Climb aboard for the swashbuckling adventure of a lifetime. Treasure Island
has enthralled (and caused slight seasickness) for decades. The names Long John Silver and Jim Hawkins are destined to remain pieces of folklore for as long as children want to read Robert Louis Stevenson's most famous book. With it's dastardly plot and motley crew of rogues and villains, it seems unlikely that children will ever say no to this timeless classic. --Naomi Gesinger
From School Library Journal
Grade 6-10-- The striking jacket of this new edition of an old classic promises more than it delivers. Thirty-one plates, full-color but predominantly in earth-tone hues, are dropped into the text, sometimes mindlessly. For example, the cover art, a pirate digging in sand among pieces of eight, reappears on page 61, facing text that sketches the lives of pirates, "gentlemen of fortune." The text never relates to the art. Ingpen's style is impressionistic but evocative of N. C. Wyeth's illustrations for the same title (Scribners, 1911, reissued by Time Warner, 1992); his plate of Blind Pow shows the subject in much the same pose. In some paintings, Ingpen uses angle and perspective effectively; interest is added by superimposing people upon background, or vice-versa. Spot line drawings, some used more than once, accent many pages. Unfortunately, in some cases, a subject is not recognizable from one page to the next, and the hazy impressionistic style makes it difficult to interpret some pictures. Although superficially handsome, this title has stiff competition from many other editions of Treasure Island , the Wyeth edition, especially. --Carolyn Noah, Central Mass. Regional Library System, Worcester, MA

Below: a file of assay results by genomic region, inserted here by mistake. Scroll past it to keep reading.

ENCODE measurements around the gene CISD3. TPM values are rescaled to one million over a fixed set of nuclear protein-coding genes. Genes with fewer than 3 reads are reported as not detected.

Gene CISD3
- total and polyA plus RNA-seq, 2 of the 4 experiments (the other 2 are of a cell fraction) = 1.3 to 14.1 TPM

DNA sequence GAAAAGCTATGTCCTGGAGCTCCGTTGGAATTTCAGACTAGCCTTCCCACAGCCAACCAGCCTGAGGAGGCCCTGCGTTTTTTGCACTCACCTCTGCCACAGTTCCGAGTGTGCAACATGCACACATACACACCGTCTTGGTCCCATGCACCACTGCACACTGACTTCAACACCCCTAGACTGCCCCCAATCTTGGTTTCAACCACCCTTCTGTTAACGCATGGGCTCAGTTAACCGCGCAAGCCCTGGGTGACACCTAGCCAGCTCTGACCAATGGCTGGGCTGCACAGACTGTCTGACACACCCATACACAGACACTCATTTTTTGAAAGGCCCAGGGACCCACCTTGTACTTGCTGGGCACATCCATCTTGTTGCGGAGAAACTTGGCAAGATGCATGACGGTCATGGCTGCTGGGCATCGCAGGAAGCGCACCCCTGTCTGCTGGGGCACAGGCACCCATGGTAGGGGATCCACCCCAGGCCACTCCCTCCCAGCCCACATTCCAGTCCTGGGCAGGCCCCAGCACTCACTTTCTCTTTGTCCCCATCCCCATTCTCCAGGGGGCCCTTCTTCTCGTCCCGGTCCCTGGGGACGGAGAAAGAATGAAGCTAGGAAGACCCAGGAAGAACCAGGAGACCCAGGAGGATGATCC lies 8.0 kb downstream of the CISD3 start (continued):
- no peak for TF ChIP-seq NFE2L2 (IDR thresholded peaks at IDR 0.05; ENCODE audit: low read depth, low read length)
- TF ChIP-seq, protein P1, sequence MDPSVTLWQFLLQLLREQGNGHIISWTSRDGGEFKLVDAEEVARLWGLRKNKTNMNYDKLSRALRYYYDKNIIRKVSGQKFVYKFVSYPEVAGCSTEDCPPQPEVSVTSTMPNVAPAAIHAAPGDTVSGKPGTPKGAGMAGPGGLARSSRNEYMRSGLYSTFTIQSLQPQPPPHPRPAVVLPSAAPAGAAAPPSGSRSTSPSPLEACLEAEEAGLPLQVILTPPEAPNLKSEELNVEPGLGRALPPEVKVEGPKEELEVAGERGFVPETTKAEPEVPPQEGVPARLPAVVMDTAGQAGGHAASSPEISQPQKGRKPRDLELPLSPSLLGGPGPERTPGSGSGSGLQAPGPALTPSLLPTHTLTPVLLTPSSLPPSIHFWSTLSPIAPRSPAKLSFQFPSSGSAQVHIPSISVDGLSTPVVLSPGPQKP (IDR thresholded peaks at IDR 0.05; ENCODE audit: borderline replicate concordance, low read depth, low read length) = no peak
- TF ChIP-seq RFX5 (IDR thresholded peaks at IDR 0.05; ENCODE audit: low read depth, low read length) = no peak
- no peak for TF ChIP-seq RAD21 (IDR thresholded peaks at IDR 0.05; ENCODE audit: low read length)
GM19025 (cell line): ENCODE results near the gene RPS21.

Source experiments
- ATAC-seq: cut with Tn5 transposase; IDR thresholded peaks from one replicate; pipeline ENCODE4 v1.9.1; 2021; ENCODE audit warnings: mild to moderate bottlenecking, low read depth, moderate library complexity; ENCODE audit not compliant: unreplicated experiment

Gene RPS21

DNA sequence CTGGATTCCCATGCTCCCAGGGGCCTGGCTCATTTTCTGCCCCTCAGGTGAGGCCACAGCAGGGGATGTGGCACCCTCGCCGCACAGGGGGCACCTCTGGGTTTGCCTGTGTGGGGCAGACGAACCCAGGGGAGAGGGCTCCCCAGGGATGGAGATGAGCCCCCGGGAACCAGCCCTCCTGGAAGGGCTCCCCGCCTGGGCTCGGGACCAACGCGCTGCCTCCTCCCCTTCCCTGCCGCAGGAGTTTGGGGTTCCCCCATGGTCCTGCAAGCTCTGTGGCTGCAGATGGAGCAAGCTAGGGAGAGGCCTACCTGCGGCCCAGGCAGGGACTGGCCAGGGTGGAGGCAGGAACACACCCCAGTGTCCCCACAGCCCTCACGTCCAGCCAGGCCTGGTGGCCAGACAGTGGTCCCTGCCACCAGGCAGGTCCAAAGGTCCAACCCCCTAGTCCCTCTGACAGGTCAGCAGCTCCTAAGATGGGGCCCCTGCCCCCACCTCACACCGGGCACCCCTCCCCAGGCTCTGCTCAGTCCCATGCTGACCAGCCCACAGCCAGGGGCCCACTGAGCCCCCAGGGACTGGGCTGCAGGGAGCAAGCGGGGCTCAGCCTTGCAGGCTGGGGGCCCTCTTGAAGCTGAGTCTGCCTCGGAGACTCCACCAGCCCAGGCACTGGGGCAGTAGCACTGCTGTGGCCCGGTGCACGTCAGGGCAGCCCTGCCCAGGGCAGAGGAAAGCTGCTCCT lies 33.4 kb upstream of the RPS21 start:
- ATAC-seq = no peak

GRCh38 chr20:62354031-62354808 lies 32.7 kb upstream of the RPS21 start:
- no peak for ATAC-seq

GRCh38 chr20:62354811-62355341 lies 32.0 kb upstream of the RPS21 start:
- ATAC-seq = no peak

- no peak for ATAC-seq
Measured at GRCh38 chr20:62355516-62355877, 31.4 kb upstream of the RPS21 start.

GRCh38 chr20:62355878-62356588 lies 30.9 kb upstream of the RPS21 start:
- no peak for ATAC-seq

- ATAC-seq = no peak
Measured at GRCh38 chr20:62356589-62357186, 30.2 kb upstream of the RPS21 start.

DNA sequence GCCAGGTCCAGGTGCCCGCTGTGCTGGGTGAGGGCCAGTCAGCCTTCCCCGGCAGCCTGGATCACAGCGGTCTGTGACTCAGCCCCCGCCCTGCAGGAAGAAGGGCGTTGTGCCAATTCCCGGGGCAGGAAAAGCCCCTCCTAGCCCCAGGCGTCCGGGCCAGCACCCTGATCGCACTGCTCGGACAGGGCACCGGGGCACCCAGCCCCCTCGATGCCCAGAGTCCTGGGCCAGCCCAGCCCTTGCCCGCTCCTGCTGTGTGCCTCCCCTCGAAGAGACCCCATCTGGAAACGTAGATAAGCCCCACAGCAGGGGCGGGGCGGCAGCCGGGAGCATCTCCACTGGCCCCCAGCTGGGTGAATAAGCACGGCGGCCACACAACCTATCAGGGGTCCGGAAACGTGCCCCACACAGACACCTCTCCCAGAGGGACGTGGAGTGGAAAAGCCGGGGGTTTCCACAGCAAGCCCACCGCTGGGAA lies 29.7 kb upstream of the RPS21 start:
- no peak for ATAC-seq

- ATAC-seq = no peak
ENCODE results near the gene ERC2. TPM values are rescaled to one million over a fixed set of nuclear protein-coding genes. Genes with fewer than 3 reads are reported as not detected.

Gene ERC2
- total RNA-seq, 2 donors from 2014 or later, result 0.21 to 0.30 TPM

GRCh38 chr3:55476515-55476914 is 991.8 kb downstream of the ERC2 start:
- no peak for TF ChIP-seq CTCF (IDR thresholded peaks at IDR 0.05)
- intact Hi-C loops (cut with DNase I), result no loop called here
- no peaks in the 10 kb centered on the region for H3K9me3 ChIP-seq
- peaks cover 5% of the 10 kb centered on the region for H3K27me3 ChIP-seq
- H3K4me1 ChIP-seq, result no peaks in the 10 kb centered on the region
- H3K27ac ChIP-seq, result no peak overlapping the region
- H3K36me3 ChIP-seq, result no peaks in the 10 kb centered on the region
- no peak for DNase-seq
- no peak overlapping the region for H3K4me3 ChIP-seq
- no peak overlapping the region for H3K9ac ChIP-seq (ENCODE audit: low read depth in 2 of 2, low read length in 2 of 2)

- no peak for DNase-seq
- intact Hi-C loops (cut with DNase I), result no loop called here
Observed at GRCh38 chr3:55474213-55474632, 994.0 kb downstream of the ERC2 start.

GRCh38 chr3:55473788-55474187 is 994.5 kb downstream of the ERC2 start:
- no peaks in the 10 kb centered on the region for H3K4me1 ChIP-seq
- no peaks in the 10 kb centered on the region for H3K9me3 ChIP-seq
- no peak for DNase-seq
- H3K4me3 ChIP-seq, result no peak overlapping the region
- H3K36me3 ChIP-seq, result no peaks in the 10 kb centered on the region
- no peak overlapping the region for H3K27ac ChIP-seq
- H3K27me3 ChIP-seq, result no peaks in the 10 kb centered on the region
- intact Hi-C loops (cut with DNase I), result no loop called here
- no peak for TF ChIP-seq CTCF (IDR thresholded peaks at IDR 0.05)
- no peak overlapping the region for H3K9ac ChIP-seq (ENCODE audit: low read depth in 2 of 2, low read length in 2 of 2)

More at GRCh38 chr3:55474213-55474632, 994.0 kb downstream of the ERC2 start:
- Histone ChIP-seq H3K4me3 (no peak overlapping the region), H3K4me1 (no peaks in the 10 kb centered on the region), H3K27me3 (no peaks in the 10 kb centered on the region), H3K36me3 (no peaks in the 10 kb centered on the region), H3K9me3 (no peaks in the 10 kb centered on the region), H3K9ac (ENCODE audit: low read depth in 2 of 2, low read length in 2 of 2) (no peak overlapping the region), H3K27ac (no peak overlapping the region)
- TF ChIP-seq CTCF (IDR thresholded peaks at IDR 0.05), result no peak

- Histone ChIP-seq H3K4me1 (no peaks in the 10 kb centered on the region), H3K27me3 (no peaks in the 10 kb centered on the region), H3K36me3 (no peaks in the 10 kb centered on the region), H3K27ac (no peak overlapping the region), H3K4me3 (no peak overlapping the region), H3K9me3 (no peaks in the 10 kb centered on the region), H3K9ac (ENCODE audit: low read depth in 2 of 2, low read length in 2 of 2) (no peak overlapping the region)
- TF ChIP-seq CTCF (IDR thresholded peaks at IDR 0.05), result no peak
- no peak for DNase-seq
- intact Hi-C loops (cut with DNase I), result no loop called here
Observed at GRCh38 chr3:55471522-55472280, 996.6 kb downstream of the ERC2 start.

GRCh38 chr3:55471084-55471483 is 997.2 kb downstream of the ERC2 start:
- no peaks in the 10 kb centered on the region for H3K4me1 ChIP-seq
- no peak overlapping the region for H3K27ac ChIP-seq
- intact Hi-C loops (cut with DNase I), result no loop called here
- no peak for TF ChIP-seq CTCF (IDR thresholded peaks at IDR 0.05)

Copyright 1993 Reed Business Information, Inc.